With interests in such diverse professions, you might also want to take some aptitude tests. There are many out there; I'd suggest taking more than one, since the quality of the results are dependent upon how well the test is written.

One really good aptitude test is the ASVAB test, administered by the US Military. At a glance it appears completely different than an aptitude test--it looks more like a college entrance exam. Instead of "I really like to spend time with people. Yes/No" questions, which there might be an entire section of "pick the next number in the sequence" questions--and they are looking for not only how you identify patterns, but how quickly you do so. It all accumulates in a result that identifies true aptitude--what it is you are good at, rather than what you like. There is no obligation to join the military by taking it, although you may be contacted by recruiters.

Best of luck to you.
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Old 11-08-2009, 09:11 PM
Location: Texas
475 posts, read 1,314,619 times
Reputation: 246
I'd go back to school in a heartbeat. At 32 your not to old to change careers. At 52 its a waste of time.

I don't know the age limit, but a collage degree will get you in the Coast Guard as an officer. It's a easy life if you can put up with the military BS.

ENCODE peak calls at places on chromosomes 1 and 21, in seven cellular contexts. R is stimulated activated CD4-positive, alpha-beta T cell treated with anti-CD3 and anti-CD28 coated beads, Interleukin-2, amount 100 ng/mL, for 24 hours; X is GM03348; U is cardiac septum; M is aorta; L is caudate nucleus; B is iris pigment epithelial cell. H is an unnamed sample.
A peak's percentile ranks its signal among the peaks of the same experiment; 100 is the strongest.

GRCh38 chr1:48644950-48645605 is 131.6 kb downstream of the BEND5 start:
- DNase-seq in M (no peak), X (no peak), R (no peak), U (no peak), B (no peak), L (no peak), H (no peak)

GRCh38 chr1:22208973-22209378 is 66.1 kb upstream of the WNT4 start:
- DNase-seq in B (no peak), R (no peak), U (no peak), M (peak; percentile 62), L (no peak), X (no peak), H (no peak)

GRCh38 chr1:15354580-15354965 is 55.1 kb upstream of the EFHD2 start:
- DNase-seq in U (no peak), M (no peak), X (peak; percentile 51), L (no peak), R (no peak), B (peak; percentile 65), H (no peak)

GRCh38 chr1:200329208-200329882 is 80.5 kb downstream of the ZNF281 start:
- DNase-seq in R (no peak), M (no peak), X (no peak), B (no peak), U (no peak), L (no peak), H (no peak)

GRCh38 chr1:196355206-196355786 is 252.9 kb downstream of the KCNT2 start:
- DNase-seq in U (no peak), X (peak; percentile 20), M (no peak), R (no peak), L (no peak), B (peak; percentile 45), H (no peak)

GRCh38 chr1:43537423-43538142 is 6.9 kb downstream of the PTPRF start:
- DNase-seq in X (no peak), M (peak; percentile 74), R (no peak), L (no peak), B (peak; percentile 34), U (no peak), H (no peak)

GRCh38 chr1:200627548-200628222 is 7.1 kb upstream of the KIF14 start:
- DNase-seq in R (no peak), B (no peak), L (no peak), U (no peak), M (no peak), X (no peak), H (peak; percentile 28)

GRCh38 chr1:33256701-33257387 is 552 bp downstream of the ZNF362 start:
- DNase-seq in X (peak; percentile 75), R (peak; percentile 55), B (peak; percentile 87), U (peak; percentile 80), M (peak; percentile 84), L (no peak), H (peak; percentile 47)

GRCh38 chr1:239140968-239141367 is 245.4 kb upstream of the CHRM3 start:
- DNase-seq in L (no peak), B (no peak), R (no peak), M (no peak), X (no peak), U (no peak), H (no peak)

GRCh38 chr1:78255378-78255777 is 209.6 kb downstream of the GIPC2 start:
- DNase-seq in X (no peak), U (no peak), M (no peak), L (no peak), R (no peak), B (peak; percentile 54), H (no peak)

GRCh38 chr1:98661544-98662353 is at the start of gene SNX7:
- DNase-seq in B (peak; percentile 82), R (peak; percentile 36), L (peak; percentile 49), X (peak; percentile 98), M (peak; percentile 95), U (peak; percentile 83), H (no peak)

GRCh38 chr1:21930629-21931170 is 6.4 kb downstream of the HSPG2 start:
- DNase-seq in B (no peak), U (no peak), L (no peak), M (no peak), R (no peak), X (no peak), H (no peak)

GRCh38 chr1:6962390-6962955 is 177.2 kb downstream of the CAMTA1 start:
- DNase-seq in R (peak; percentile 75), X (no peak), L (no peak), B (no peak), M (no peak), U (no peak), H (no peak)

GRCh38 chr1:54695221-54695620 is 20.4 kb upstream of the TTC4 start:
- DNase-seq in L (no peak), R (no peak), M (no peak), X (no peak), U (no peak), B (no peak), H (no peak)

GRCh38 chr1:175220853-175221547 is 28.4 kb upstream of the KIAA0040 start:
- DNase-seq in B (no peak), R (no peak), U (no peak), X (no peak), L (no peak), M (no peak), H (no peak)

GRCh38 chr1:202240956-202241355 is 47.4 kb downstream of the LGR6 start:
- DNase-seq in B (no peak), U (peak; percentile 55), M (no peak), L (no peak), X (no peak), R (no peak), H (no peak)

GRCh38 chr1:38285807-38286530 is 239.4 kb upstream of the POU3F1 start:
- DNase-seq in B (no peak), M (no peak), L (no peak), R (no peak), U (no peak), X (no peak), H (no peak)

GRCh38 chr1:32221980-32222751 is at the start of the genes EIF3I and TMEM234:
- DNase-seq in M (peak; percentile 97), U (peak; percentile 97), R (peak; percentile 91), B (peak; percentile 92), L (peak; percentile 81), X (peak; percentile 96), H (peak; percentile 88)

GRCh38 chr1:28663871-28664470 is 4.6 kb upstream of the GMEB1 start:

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Old 11-09-2009, 12:30 AM
11,491 posts, read 21,597,994 times
Reputation: 14271
Education is not always a good thing. It's costs money. It has opportunity costs. It sends you further down a particular path, and you might find it hard to blow the whistle if you want to and admit you want to head elsewhere.
I don't know much about computer engineering education, or technical education, so if that's the way you want to go, others should be able to advise you. But education is not always a given good. It can be an over-hyped, over-priced business.
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Old 11-09-2009, 12:13 PM
Location: Miami, Fl
75 posts, read 80,877 times
Reputation: 31
Thanks guys for all the input. I have a lot of things to think about and I will make some type of decision. I understand that education can be expensive and that is something I have thought about. On the other hand I don't see any other way to get ahead.
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Old 11-09-2009, 12:36 PM
551 posts, read 1,068,629 times
Reputation: 347